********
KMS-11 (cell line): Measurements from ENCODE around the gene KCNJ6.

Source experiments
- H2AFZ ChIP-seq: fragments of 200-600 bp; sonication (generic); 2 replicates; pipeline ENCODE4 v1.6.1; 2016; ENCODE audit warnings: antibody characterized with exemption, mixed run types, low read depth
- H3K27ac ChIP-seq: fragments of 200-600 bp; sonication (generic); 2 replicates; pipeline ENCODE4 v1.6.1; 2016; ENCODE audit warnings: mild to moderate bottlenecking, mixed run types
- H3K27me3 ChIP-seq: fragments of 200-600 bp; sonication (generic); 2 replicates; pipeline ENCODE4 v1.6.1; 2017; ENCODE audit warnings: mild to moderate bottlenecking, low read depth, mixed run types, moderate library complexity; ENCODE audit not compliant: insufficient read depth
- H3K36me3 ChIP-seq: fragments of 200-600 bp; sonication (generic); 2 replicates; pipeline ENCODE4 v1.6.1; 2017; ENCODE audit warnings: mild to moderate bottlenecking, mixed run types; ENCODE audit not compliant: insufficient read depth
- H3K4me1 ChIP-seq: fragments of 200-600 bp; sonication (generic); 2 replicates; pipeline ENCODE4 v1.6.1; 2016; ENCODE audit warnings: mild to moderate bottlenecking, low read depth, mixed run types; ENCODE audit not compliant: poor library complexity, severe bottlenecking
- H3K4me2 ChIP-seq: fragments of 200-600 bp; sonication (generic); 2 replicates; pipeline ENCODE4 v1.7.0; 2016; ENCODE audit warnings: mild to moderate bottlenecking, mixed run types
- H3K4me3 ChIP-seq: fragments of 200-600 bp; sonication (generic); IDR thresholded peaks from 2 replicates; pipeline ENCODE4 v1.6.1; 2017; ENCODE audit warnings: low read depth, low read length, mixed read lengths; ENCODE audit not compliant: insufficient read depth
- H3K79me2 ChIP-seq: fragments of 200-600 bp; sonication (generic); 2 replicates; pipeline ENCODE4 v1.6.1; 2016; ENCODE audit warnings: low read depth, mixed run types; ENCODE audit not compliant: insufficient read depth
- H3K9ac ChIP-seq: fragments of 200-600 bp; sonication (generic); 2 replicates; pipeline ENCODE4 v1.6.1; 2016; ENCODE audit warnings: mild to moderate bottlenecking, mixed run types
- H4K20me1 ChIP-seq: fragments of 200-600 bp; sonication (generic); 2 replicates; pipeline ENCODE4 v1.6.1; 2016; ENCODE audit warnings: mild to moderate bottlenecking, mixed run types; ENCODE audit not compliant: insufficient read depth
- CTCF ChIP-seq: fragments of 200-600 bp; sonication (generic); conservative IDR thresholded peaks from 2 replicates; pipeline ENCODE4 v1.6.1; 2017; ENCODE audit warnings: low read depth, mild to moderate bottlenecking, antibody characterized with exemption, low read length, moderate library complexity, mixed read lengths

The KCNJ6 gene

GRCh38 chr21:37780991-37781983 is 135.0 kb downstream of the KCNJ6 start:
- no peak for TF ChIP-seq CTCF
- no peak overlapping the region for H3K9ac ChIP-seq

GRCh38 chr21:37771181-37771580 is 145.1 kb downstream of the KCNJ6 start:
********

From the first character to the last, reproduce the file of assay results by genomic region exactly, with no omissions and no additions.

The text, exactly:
KMS-11 (cell line): Measurements from ENCODE around the gene KCNJ6.

Source experiments
- H2AFZ ChIP-seq: fragments of 200-600 bp; sonication (generic); 2 replicates; pipeline ENCODE4 v1.6.1; 2016; ENCODE audit warnings: antibody characterized with exemption, mixed run types, low read depth
- H3K27ac ChIP-seq: fragments of 200-600 bp; sonication (generic); 2 replicates; pipeline ENCODE4 v1.6.1; 2016; ENCODE audit warnings: mild to moderate bottlenecking, mixed run types
- H3K27me3 ChIP-seq: fragments of 200-600 bp; sonication (generic); 2 replicates; pipeline ENCODE4 v1.6.1; 2017; ENCODE audit warnings: mild to moderate bottlenecking, low read depth, mixed run types, moderate library complexity; ENCODE audit not compliant: insufficient read depth
- H3K36me3 ChIP-seq: fragments of 200-600 bp; sonication (generic); 2 replicates; pipeline ENCODE4 v1.6.1; 2017; ENCODE audit warnings: mild to moderate bottlenecking, mixed run types; ENCODE audit not compliant: insufficient read depth
- H3K4me1 ChIP-seq: fragments of 200-600 bp; sonication (generic); 2 replicates; pipeline ENCODE4 v1.6.1; 2016; ENCODE audit warnings: mild to moderate bottlenecking, low read depth, mixed run types; ENCODE audit not compliant: poor library complexity, severe bottlenecking
- H3K4me2 ChIP-seq: fragments of 200-600 bp; sonication (generic); 2 replicates; pipeline ENCODE4 v1.7.0; 2016; ENCODE audit warnings: mild to moderate bottlenecking, mixed run types
- H3K4me3 ChIP-seq: fragments of 200-600 bp; sonication (generic); IDR thresholded peaks from 2 replicates; pipeline ENCODE4 v1.6.1; 2017; ENCODE audit warnings: low read depth, low read length, mixed read lengths; ENCODE audit not compliant: insufficient read depth
- H3K79me2 ChIP-seq: fragments of 200-600 bp; sonication (generic); 2 replicates; pipeline ENCODE4 v1.6.1; 2016; ENCODE audit warnings: low read depth, mixed run types; ENCODE audit not compliant: insufficient read depth
- H3K9ac ChIP-seq: fragments of 200-600 bp; sonication (generic); 2 replicates; pipeline ENCODE4 v1.6.1; 2016; ENCODE audit warnings: mild to moderate bottlenecking, mixed run types
- H4K20me1 ChIP-seq: fragments of 200-600 bp; sonication (generic); 2 replicates; pipeline ENCODE4 v1.6.1; 2016; ENCODE audit warnings: mild to moderate bottlenecking, mixed run types; ENCODE audit not compliant: insufficient read depth
- CTCF ChIP-seq: fragments of 200-600 bp; sonication (generic); conservative IDR thresholded peaks from 2 replicates; pipeline ENCODE4 v1.6.1; 2017; ENCODE audit warnings: low read depth, mild to moderate bottlenecking, antibody characterized with exemption, low read length, moderate library complexity, mixed read lengths

The KCNJ6 gene

GRCh38 chr21:37780991-37781983 is 135.0 kb downstream of the KCNJ6 start:
- no peak for TF ChIP-seq CTCF
- no peak overlapping the region for H3K9ac ChIP-seq

GRCh38 chr21:37771181-37771580 is 145.1 kb downstream of the KCNJ6 start: